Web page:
Feb 27, 2018I recently received a call from a university student who is studying the adoption of radio frequency identification in retail. She was interviewing experts to understand more deeply why the technology has not yet become widespread. It's an interesting question, and it's one that I have thought a lot about. So, I'd like to share my thoughts.
First, let's put the discussion in context. Retailers have been struggling with lost sales due to out-of-stocks since, well, forever. Study after study shows that at least 8 percent of items are out of stock at any given time. But it's even worse: inventory accuracy is only at about 65 percent in many stores, and customers leave stores about 30 percent of the time without finding at least one item they want to buy. Poor inventory accuracy reduces a retailer's ability to show products to online customers.
RFID enables companies to boost inventory accuracy to about 95 percent without having to invest in additional labor. If their suppliers bear the cost of the 7- or 8-cent tag, the retailer only needs to purchase the hardware and software that captures the data, and then train staff members to act on that information.
What is the result of using RFID to boost inventory accuracy? Well, University of Leicester Professor Adrian Beck recently studied 10 European retailers and amalgamated the results for a new report, titled "Measuring the Impact of RFID in Retailing: key lessons from 10 case-study companies" (see Sales Are Up and Overstocking Is Down, Study Repots, Due to RFID Use in Stores). The benefits that these 10 companies discovered are impressive.
According to the report, RFID increased sales. Seven of the 10 case studies shared data showing a sales improvement in the range of 1.5 to 5.5 percent. "For the 10 companies, this could amount to a RFID-driven sales uplift of between €1.4 billion and €5.2 billion," the study indicates. That's US$1.7 billion to $6.4 billion for just 10 companies.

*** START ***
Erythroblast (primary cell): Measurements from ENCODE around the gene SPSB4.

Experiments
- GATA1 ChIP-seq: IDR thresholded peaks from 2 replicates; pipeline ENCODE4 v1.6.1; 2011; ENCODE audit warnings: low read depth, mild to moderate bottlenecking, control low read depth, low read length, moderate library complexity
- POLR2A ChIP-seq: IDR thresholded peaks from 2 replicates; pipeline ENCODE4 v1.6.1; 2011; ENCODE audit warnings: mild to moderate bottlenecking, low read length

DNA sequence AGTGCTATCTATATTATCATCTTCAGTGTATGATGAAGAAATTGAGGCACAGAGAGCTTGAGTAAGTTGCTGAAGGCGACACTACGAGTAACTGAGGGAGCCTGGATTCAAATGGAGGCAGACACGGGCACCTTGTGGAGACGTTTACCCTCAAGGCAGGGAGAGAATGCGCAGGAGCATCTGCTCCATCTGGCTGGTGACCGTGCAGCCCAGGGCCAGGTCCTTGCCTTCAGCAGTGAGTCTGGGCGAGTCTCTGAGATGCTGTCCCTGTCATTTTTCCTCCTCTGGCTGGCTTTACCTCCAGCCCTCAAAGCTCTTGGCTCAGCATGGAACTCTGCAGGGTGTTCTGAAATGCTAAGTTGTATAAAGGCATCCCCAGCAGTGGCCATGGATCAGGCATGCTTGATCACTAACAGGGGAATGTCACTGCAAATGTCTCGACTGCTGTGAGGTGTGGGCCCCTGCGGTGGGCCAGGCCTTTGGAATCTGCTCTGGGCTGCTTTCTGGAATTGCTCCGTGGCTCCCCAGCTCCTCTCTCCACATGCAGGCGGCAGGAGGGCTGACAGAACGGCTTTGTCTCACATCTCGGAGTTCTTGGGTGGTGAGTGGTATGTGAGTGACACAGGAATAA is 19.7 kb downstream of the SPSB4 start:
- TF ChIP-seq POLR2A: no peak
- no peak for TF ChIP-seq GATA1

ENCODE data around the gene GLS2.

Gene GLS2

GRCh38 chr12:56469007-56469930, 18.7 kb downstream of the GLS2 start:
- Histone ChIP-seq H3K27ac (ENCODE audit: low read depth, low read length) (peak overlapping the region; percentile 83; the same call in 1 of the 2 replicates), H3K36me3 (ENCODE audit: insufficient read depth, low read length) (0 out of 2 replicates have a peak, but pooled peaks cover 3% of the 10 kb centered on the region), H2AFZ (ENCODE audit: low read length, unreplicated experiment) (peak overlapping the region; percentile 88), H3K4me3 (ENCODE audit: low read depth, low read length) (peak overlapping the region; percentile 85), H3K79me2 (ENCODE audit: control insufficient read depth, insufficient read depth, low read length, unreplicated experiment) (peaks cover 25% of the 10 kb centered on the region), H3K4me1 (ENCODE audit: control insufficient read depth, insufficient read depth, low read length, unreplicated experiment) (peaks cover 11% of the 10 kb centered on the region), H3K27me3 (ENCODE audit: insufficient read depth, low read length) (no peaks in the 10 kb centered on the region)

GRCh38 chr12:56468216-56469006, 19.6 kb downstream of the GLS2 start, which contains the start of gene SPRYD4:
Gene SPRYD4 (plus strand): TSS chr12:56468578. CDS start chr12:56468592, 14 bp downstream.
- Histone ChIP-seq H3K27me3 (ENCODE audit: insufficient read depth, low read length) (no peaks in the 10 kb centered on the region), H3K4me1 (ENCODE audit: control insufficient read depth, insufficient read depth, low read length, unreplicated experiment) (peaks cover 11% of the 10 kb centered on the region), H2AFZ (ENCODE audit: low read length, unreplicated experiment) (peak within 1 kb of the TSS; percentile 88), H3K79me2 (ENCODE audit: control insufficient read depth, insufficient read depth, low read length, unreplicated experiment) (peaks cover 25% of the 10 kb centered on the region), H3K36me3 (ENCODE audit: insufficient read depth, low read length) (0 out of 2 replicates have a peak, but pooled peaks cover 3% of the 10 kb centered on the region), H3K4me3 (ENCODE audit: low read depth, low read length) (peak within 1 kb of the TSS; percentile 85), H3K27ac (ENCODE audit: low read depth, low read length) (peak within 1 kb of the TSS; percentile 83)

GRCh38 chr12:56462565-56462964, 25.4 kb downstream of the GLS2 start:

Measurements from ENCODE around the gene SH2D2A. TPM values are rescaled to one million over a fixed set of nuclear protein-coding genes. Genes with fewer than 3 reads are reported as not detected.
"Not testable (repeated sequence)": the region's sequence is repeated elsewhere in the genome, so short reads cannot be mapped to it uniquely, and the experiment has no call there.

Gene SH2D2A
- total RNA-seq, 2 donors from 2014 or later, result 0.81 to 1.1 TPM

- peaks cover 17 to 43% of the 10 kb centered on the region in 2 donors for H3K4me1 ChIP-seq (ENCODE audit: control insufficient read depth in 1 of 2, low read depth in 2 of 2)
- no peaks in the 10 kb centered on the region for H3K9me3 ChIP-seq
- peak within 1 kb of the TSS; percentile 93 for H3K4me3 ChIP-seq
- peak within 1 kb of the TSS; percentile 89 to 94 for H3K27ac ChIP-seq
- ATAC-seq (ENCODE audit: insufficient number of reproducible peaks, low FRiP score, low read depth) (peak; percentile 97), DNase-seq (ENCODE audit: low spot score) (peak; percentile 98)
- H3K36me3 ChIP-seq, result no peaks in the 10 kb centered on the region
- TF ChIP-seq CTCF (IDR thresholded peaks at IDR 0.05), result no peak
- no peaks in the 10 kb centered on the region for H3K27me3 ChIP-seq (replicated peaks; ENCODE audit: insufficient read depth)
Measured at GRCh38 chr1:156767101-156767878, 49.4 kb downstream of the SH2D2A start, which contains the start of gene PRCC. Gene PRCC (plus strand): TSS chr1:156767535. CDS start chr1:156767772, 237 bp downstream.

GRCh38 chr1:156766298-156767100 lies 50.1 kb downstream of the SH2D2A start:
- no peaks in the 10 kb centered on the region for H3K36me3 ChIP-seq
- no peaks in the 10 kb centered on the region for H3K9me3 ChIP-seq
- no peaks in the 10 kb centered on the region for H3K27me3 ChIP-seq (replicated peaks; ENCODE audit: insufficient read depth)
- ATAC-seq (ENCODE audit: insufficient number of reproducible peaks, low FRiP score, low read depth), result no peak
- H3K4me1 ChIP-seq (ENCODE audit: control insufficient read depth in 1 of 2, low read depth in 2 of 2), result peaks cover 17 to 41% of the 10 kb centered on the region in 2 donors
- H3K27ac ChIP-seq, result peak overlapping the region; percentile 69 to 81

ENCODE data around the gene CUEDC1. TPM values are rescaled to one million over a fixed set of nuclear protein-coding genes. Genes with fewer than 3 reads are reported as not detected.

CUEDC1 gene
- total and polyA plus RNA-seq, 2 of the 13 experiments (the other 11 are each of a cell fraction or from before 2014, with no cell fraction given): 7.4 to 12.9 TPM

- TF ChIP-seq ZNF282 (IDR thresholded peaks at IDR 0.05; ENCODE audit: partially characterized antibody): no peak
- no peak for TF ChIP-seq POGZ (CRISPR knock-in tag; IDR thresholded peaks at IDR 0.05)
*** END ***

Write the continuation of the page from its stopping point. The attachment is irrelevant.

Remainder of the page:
RFID also improved inventory accuracy. Companies typically improved from 65 to 75 percent and 93 to 99 percent accuracy. It also increased stock availability, reduced inventory levels, and decreased shrinkage and staffing costs. All 10 businesses said they achieved a return on their investment in RFID.
So the question, then, is this: With these kinds of benefits, why isn't every major retailer on Earth using RFID?
One possible explanation is ignorance. A lot has been written at RFID Journal about the value of RFID. Most retail magazines have given some coverage to the value that the technology has been delivering, but I've read several research studies about the changes retailers face, and most do not mention RFID. They simply stress the need to improve inventory accuracy without explaining how that can be done.
Another reason is that new technologies simply take time to be widely adopted. There is a process that almost all new technologies follow, according to Geoffrey Moore, the author of Crossing the Chasm and other books on the technology-adoption lifecycle. It begins with the birth of a new technology. Then, there is a wave of optimism about what it can do, followed by the realization that it can't yet deliver on its potential. Slowly, the technology matures into a solution to particular problems, and then it takes time to build critical mass, after which the technology crosses the tipping point. At that stage, adoption accelerates rapidly. RFID is currently in the process of building critical mass in retail, and I believe it will do so within three years.
That being said, I believe that one key reason RFID has not been more widely adopted among retailers, particularly in the United States, is an aversion to risk. Investors punish companies that fail to consistently hit their numbers, which makes CEOs leery of investing in any new technologies. Ironically, if a technology is transformational, as RFID is, it becomes more risky to the CEO trying to hit his or her number for the next quarter.
One way or another, however, RFID will be adopted. If existing retailers are unwilling to deploy the technology, new ones will enter the market with new business models that use RFID and other technologies to seamlessly merge online and physical channels, and that will compel conventional retailers to adapt. The only question is how long it will take.
Mark Roberti is the founder and editor of RFID Journal. If you would like to comment on this article, click on the link below. To read more of Mark's opinions, visit the RFID Journal Blog or the Editor's Note archive.